Wednesday, March 23, 2011

Urban Container Gardens

We have discussed gardening for people who have larger yards or some land. But what about those of you who do not have the luxury of living out in the country, but want a garden of your own? Well today we are going to go over a few basics of Urban Gardening to try to help you out.

Today we will focus on container gardens; these are great if you have a balcony, sunny window, roof, or patio area where you don't have any usable dirt, but have space to keep containers.

You will want to plan your container garden, just as someone who uses land needs to plan their plot. You will need to look up your USDA zone so that you know which plants grow the best in your region. After discovering which plants grow best, you will need to decide which of those plants are ones that you want to grow.

With a little practice, experimenting, and hard work nearly any plant that grows in the ground can thrive in a container. However, if this is your first try you might want to stick with plants that are easier to get going until you gain more practice and skill with gardening.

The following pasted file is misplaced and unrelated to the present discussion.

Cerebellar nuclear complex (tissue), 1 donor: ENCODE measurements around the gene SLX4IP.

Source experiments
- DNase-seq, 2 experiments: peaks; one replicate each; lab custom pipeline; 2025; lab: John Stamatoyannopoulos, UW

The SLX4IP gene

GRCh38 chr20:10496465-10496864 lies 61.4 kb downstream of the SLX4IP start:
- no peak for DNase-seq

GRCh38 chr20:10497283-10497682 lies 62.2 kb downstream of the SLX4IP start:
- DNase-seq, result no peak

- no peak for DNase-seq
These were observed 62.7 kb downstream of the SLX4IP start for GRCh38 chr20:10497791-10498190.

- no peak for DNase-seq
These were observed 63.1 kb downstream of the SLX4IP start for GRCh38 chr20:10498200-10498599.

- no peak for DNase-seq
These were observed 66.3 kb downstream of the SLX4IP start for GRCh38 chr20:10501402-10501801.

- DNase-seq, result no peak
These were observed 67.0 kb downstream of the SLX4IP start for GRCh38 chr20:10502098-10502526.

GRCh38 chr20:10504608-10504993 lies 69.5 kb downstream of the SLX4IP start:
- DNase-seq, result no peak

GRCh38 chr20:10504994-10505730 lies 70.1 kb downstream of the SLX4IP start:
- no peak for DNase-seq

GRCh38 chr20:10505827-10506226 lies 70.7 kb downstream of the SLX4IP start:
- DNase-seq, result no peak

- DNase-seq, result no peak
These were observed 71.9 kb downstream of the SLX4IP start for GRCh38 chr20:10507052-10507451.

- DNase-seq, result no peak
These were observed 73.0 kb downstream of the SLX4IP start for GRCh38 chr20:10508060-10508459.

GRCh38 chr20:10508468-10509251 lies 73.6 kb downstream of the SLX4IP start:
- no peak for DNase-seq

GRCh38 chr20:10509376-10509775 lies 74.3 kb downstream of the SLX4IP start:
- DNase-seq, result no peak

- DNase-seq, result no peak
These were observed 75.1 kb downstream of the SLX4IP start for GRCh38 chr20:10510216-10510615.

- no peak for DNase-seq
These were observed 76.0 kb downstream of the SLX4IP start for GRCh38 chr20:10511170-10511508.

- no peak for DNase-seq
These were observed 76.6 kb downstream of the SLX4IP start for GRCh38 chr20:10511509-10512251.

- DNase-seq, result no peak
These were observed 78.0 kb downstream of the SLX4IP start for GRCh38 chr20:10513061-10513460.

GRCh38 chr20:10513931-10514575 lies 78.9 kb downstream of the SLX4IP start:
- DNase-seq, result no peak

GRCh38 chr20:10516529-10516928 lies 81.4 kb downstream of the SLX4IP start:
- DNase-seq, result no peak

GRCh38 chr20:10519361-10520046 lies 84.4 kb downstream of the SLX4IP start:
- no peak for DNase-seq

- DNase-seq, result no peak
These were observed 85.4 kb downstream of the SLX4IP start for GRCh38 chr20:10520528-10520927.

Nearly any container that has holes in the bottom for drainage can be used for your container garden. You can easily use a galvanized bucket or tub as a planter for your container garden, just drill some holes in the bottom. Now keep in mind if you are going to have your container inside near a sunny window, you will want something underneath your container in order to catch the excess water that will run out.

When filling your container with soil keep in mind the needs of the plants that you will be growing so that you can be sure you have the proper soil pH. You might also want to go ahead and purchase fertilizers etc that are recommended for your plants so that you will have them on hand if needed.

Watering is a tricky aspect to container gardening. You will want to water them thoroughly when you water them, but you will not want to water them too much. As you can kill a plant by over and under watering.

Now, there will be the occasional failure, even the most experienced container gardener experiences these. But as you get more experienced the failures will become further between, and you will learn ways to recognize when a plant is failing and how to bring it back from the brink.